With Financials making up 15% of the S&P 500, the aforementioned three other sectors with positive momentum (Technology, Consumer Discretionary, and Health Care) comprise some 60% of the index. This is important as we try to decide whether the weak start of the year will be a dangerous omen once negative seasonal tendencies start in the third quarter, or whether it is a sign of resiliency. And make no mistake this was a pretty bad start to the year, even taking into consideration that stocks historically have a weak first half in pre-election years. The S&P 500 managed to barely go positive for the first half of the year with a gain of 0.2%. This was the index’s worst start to a pre-election year since 1947. The Dow Jones Industrial Average declined 1.4%. Bond investors got hit worse, with long-term Treasuries dropping 4.7% (based on the Barclays Capital Long-Term Treasury Index). Based on data going back to 1925, 2015 was the first year in which both the DJIA and long-term Treasuries fell during the first six-months of a pre-election year.

Given that a majority of sectors, by number and by weighting, are showing relative strength and positive momentum as well as resilience to a negative US GDP rate in the first quarter, evidence supports a continuation of the long-term uptrend, likely after a long-overdue correction finally allows investors a better price to reenter the stock market.

Growth becoming a better value than Value

  • For the last fifty years, the average median price-to-earnings (P/E) ratio of the S&P 500 is 16.8. As of the time of this wring, the median P/E ratio is 21.5. Excluding the late 1990’s bubble period, the market has been unwilling to push the median P/E much higher than 21.5.
  • The highest dividend yielders, whose P/Es have been well below the market historically, currently have the highest P/E’s.

Valuation of stocks, especially a group of stocks, is trickier than you might figure it should be. Companies take write-offs that may (or may not) be one-time events. Past earnings are not necessarily a prolog to future earnings. And future earnings projections even by analysts who are in the mix of things rarely seem to get it right. Given these difficulties, often times it is consistency of measurement types that is the most important application. Going back to 1964, the median P/E ratio of the S&P 500 is 16.8. As of the time of this writing, the median P/E ratio is 21.5. Excluding the late 1990’s bubble period, the market has been unwilling to push the median P/E much higher than 21.5.

The natural assumption would be to suspect growth-oriented stocks, especially the “high-flying” type, as those most responsible for offering some sort of skew that has pushed valuations so high. However, currently it is the highest dividend yielders, whose P/Es have been well below the market historically, are among the biggest culprits. The fact that the highest yielding stocks are more expensive (also by P/E Price/Book, shareholder yield, and cash flow yield) than their counterparts is rare. This isn’t because the lowest yielders are especially cheap. While said counterparts’ median P/E is above their long term average, the highest yielders P/E is two standard deviations above its average.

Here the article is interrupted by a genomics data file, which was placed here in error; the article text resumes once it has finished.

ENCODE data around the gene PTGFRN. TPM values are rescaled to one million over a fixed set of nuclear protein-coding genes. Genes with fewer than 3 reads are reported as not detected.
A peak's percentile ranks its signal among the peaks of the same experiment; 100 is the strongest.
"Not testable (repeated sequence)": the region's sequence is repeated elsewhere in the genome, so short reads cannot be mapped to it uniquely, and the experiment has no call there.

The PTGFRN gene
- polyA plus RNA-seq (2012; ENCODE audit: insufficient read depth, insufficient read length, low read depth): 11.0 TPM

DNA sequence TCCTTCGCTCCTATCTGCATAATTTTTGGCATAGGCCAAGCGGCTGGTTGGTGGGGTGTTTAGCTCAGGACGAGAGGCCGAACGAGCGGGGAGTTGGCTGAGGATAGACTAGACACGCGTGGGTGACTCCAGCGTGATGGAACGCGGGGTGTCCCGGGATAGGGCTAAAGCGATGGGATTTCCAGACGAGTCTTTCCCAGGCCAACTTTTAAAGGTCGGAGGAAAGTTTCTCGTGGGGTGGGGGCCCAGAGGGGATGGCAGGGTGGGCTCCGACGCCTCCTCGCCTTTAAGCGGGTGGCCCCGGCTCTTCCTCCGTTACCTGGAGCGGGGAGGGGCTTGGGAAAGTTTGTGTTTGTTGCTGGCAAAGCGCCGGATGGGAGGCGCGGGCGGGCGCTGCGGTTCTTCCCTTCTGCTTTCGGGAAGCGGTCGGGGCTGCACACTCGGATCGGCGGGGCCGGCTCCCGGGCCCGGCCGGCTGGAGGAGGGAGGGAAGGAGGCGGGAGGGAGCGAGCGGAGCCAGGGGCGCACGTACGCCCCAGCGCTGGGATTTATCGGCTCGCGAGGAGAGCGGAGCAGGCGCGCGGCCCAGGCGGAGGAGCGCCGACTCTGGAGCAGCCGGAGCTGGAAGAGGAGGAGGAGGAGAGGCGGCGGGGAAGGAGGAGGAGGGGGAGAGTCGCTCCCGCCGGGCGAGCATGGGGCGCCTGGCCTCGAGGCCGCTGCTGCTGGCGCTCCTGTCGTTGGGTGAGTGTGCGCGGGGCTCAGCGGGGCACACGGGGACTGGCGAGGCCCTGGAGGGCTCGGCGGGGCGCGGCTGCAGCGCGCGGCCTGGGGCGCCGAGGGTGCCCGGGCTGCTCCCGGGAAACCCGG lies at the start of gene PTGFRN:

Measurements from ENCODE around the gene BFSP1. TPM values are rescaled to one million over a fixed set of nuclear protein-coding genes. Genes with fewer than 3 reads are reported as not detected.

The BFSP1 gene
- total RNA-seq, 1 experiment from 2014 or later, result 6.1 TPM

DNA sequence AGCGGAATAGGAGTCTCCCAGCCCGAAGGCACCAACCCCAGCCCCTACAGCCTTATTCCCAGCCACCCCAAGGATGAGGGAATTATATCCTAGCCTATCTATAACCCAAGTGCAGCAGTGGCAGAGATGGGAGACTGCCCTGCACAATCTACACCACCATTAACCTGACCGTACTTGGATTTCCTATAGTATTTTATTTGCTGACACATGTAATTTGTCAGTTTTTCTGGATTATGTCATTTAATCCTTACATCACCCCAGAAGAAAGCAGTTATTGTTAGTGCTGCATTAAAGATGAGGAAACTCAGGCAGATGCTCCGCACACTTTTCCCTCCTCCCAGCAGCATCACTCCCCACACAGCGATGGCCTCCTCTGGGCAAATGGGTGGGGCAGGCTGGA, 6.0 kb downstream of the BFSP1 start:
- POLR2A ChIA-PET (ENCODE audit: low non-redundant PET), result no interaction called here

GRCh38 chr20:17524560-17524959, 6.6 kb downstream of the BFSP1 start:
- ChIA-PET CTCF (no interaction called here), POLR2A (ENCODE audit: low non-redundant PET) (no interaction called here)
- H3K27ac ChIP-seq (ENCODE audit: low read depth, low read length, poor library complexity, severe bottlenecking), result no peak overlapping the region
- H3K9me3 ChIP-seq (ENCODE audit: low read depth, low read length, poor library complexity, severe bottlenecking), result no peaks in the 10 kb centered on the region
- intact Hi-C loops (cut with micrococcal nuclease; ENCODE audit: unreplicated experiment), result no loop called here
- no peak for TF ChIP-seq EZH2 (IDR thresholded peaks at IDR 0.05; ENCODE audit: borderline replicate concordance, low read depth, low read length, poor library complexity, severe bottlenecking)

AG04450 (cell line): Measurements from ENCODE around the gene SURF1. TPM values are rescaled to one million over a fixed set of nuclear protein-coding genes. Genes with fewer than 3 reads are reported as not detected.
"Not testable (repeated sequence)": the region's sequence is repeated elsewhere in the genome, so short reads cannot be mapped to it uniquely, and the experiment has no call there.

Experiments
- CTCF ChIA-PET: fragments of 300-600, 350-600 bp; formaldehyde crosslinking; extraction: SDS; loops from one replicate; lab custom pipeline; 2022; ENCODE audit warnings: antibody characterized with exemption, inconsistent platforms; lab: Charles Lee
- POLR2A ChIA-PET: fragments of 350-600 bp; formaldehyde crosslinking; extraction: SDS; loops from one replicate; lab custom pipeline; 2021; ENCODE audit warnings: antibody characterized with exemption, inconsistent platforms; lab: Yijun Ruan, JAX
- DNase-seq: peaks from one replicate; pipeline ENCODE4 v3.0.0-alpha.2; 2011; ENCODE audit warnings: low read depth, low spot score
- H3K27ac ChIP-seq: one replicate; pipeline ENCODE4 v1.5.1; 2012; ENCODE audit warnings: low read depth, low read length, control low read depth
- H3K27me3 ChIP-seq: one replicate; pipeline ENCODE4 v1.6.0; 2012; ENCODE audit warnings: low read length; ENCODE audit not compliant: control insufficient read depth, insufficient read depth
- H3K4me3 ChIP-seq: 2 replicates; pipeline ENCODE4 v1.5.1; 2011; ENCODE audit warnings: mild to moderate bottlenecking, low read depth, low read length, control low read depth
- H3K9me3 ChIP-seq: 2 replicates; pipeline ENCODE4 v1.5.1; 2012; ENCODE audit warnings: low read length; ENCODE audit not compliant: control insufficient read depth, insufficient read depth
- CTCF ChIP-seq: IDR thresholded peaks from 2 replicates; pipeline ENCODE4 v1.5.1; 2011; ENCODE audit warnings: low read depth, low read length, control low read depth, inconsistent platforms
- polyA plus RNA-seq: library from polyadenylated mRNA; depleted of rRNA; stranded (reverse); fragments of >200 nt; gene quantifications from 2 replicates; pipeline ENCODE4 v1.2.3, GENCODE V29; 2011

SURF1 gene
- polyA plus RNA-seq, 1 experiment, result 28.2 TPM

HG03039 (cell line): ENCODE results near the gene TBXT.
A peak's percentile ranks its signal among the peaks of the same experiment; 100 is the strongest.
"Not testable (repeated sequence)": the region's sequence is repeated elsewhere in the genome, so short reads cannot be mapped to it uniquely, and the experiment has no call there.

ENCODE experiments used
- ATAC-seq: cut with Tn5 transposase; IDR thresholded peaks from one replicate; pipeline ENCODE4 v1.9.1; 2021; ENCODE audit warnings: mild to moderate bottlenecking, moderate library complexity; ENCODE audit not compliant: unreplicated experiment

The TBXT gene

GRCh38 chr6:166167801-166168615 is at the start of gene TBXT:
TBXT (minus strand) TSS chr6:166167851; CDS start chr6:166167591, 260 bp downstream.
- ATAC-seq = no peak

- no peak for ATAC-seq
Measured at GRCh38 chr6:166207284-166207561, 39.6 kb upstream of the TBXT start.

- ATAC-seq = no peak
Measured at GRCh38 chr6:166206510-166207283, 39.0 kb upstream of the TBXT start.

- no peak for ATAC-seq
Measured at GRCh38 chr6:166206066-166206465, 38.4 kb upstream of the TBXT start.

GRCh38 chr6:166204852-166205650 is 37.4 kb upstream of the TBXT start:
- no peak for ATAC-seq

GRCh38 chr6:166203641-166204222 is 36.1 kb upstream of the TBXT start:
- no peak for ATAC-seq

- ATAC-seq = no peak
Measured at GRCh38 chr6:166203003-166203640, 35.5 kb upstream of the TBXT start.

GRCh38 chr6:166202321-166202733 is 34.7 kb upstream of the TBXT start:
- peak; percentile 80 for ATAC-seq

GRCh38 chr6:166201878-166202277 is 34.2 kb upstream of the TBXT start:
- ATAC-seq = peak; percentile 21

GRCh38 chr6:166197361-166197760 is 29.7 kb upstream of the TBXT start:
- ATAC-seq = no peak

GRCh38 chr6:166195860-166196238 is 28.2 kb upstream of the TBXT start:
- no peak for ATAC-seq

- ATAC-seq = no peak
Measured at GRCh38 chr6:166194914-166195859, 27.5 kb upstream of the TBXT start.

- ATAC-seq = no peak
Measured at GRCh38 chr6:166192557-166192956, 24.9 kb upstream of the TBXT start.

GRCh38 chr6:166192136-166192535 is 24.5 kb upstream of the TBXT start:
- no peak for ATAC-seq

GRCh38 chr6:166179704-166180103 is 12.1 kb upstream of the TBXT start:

While overvaluation is one of the reasons for caution toward dividend stocks, valuation is rarely a timing signal. That is to say, while the move from Value to Growth is on our proverbial radar screen, making the move isn’t necessarily imminent. While we are on watch for how a monetary tightening cycle by the Federal Reserve will negatively impact dividend / interest paying investments over the longer term as that increases competition for yield, due to their lower betas, dividend payers generally experience less volatility during market declines, offering some greater protection. Still, it is worth nothing that companies who have lower dividend yields tend to withstand tightening cycles better than the highest yielders. A correction could come sooner than the start of monetary tightening cycle.

Bottom Line

While the expansion may be closer to the next recession than to the beginning of the recovery, it is important to remember that economic expansions are getting longer. The unusual nature of this expansion suggests that not only could it age differently than previous recoveries, but that its best growth is still ahead of us.

The stock market is expensive, based on a nominal price-to-earnings (P/E ) ratio. Going back to 1964, the median P/E ratio of the S&P 500 is 16.8. As of the time of this wring, the median P/E ratio is 21.5. Excluding the late 1990’s bubble period, the market has been unwilling to push the median P/E much higher than 21.5. The highest yielding stocks are more expensive than low paying stocks, as the highest yielders P/E is two standard deviations above its average. This warrants a favored allocation of Growth stocks over Value stocks.  

While overvaluation is one of the reasons stocks may correct, valuation is rarely a timing signal. That is to say, while the move from Value to Growth is on our proverbial radar screen, making the move isn’t necessarily imminent. Due to their lower betas dividend payers generally experience less volatility during market declines, offering some greater protection.

A high-probability prediction is that while the S&P 500 will mostly likely not decline much more than ten percent in 2015, it will break 2,000 points in the second half, then allowing the market to reenergize and reassert its cyclical advance.